Geoffrey Uy, MD, discusses the impact of targeted therapies on the treatment of patients with newly diagnosed acute myeloid leukemia.
Geoffrey Uy, MD
There are several FDA-approved therapies for patients with newly diagnosed acute myeloid leukemia (AML), each of which plays a specific role in the treatment landscape, said Geoffrey Uy, MD. As more targeted therapies enter the space, Uy added that greater reliance on a patient’s molecular and cytogenetic profile will direct physicians to the best available therapy.
“It is becoming much more complicated to select the appropriate therapy for our newly diagnosed patients,” said Uy, an associate professor of Medicine, Division of Oncology, Section of Bone Marrow Transplantation, Washington University School of Medicine in St. Louis, Siteman Cancer Center. “It is really important to risk stratify these patients upfront by using cytogenetics and molecular data to determine what the appropriate induction therapy is.”
Since April 2017, the FLT3 inhibitor midostaurin (Rydapt) has held a frontline indication for patients with newly diagnosed FLT3-positive AML. The approval was based on data from the phase III RATIFY trial, which showed a 22% reduction in the risk of death with midostaurin combined with chemotherapy versus chemotherapy alone.1
Several trials are expected to read out soon, said Uy, and one that has garnered a lot of interest is the combination of the BCL-2 inhibitor venetoclax (Venclexta) plus a hypomethylating agent or low-dose cytarabine (LDAC). In July 2018, AbbVie and Genentech, the co-developers of venetoclax, submitted a supplemental new drug application (sNDA) for the frontline combination for patients who are unable to receive intensive chemotherapy.
The phase Ib/II M14-358 and M14-387 trials, which were the basis for the sNDA, demonstrated median overall survivals (OS) of 17.5 months and 11.4 months at >1 year of follow-up, respectively. M14-358 examined 400 mg of venetoclax with azacitidine or decitabine, whereas M14-387 examined 600 mg of venetoclax with LDAC.2
In an interview during the 2018 OncLive® State of the Science Summit™ on Hematologic Malignancies, Uy discussed the impact of targeted therapies on the treatment of patients with newly diagnosed AML.Uy: This is an area where there has been a lot of excitement because multiple drugs have been approved, 5 of which were approved in the last 18 months. We have also entered the era of targeted therapy with the approval of the FLT3 inhibitor midostaurin.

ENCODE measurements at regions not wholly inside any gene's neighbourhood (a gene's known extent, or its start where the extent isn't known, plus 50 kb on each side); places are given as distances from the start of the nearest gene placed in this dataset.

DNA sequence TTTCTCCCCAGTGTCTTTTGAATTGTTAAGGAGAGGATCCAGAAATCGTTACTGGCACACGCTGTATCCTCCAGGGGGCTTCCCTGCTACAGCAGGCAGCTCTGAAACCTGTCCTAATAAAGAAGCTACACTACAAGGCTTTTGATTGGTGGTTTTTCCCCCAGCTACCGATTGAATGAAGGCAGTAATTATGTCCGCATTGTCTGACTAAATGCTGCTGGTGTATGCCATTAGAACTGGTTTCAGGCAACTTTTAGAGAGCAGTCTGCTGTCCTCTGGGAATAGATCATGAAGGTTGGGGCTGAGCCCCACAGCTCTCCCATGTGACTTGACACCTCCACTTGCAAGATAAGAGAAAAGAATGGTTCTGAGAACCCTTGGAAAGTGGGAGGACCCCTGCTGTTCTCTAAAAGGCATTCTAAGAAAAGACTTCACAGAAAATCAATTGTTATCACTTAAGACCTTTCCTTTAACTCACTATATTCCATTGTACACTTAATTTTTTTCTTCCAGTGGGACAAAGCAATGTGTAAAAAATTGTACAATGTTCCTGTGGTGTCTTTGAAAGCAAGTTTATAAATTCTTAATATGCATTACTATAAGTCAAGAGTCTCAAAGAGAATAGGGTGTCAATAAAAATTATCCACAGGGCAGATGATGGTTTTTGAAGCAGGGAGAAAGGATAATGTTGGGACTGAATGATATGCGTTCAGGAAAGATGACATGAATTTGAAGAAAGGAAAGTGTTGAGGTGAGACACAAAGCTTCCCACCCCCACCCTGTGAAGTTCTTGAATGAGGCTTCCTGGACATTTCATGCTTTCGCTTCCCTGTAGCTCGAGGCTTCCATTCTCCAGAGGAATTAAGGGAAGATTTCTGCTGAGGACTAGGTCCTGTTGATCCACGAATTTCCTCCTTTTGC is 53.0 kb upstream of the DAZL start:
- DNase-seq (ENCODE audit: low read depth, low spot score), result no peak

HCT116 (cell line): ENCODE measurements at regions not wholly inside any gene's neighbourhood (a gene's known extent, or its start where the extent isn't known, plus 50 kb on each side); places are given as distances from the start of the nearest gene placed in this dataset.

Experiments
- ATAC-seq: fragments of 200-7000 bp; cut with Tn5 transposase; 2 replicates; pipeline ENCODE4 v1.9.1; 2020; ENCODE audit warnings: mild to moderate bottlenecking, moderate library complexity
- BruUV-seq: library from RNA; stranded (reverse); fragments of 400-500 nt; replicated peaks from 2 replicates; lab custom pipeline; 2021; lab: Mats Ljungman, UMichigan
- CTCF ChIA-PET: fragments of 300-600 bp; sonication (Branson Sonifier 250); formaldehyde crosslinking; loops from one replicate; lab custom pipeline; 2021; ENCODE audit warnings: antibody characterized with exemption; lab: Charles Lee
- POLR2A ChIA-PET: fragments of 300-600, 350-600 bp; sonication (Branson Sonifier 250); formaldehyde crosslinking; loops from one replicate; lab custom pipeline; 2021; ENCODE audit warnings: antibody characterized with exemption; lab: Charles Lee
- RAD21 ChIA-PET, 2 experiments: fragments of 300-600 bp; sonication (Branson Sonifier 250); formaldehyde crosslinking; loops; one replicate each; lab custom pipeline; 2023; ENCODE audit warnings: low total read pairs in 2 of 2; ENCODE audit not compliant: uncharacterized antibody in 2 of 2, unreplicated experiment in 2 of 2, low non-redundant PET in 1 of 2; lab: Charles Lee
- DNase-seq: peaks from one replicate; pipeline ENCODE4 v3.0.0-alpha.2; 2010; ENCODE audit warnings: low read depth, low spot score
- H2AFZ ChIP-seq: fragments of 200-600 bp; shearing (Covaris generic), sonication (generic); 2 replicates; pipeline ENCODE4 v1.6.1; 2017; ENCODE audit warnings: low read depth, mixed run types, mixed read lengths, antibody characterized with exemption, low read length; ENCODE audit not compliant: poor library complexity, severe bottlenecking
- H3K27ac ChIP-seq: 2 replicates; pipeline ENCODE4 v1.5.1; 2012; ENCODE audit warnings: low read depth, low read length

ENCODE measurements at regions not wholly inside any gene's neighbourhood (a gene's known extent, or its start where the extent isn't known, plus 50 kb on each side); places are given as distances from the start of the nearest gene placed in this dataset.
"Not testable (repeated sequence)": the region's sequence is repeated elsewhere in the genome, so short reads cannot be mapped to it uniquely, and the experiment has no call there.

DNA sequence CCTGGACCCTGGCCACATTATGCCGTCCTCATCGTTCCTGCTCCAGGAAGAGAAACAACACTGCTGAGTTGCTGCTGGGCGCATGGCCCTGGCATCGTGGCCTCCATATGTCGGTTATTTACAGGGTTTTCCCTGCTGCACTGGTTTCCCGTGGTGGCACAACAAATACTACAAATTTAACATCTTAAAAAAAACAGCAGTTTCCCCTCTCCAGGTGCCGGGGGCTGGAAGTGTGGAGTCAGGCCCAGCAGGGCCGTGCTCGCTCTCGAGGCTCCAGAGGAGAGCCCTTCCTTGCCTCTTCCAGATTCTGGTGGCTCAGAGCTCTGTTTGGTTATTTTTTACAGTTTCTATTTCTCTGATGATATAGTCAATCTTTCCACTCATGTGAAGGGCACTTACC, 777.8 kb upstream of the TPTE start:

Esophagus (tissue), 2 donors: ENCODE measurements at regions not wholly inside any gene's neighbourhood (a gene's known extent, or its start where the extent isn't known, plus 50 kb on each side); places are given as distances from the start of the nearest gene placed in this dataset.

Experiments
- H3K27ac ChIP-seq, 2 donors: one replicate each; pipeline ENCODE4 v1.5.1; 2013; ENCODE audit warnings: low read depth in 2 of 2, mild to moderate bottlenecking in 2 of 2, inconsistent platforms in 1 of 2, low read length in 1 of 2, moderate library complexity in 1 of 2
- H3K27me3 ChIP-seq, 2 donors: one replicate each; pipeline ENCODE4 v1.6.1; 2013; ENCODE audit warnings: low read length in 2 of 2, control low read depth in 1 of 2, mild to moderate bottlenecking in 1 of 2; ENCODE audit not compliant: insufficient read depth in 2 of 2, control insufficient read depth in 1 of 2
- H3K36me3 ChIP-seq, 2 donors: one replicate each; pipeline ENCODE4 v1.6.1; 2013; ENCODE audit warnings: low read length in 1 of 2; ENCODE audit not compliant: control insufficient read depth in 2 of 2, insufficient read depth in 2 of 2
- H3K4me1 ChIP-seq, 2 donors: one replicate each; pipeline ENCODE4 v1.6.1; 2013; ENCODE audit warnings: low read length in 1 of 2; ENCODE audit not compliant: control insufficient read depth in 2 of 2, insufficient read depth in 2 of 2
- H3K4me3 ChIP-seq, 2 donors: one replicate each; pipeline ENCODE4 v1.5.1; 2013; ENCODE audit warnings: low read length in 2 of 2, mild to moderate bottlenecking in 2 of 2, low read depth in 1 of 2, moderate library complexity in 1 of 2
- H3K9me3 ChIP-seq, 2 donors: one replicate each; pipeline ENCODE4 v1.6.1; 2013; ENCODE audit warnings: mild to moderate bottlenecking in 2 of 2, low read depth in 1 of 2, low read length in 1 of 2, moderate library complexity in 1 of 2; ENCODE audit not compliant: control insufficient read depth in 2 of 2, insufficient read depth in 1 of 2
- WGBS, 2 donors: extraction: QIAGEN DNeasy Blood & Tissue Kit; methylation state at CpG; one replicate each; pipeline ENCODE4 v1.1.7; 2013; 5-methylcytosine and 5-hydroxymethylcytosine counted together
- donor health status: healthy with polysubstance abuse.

In my presentation, I talked a little bit about some of the newer FLT3 inhibitors that are currently in clinical trials, such as quizartinib, gilteritinib, and crenolanib. I also discussed the IDH inhibitors enasidenib (Idhifa) and ivosidenib (Tibsovo), as well as the results of the single-agent data in relapsed/refractory patients. For relapsed/refractory patients and older patients who may be unfit for intensive chemotherapy, we have targeted drugs that are well tolerated.We are looking at AML as a collection of diseases, and each of these agents has a specific role. For example, midostaurin is approved for FLT3-mutated patients. CPX-351 (Vyxeos) was primarily tested in older, secondary AML patients. We are using gemtuzumab ozogamicin (Mylotarg) with increasing frequency for patients with good-risk AML.Several new agents that are targeting specific recurring mutations in AML are being tested in clinical trials. We should see the results of these studies in the next few years, and hopefully that will lead to more drug approvals. As we get further into these studies, it will be very important to understand the genetics of AML and the particular mutations that these patients may harbor to best select a targeted therapy for their disease.FLT3 and IDH1/2 are probably the best examples and the first examples for which we have targeted therapies, but there are other agents in the pipeline. There is incredible interest in anti-apoptotic agents, particularly with the BCL-2 inhibitor venetoclax. We should see the results of trials pretty soon for these agents in the frontline setting. Also, people are looking at targeting other recurrently mutated genes in AML, including DNMT3A and p53, both of which have a big impact in this disease.These are 3 of the most commonly mutated genes in AML. It is a very heterogeneous disease. An individual patient can have multiple mutations and various combinations. As we divide AML into smaller subgroups, it tends to be harder to validate a drug’s efficacy for a particular population through clinical trials, especially if the mutation is quite rare.This is a big area of interest, particularly with the IDH inhibitors ivosidenib and enasidenib, which were tested in the relapsed/refractory setting as single agents. In many cases, these mutations can occur later on in the develop of leukemia, so they may not be in a patient’s founding clone. As a single agent, we know that these responses probably are not going to be durable. There is a lot of interest in combining these targeted agents with drugs that are known to have anti-leukemic [properties], such as traditional 7+3 and upfront induction, or the hypomethylating agents such as azacitidine and decitabine.That is a different pathway that is being targeted. There have been studies with a Pfizer hedgehog inhibitor that look promising—not as a single agent, but as a combination with either low-dose cytarabine or traditional 7+3. We really just need to see the longer-term follow-up for those studies.There have been single-agent phase I/II data presented with venetoclax plus low-dose cytarabine and azacitidine/decitabine that show very promising response rates. To understand the impact of these agents, you really need to see what the OS benefits may be, and that requires at least 1 or 2 years of follow-up.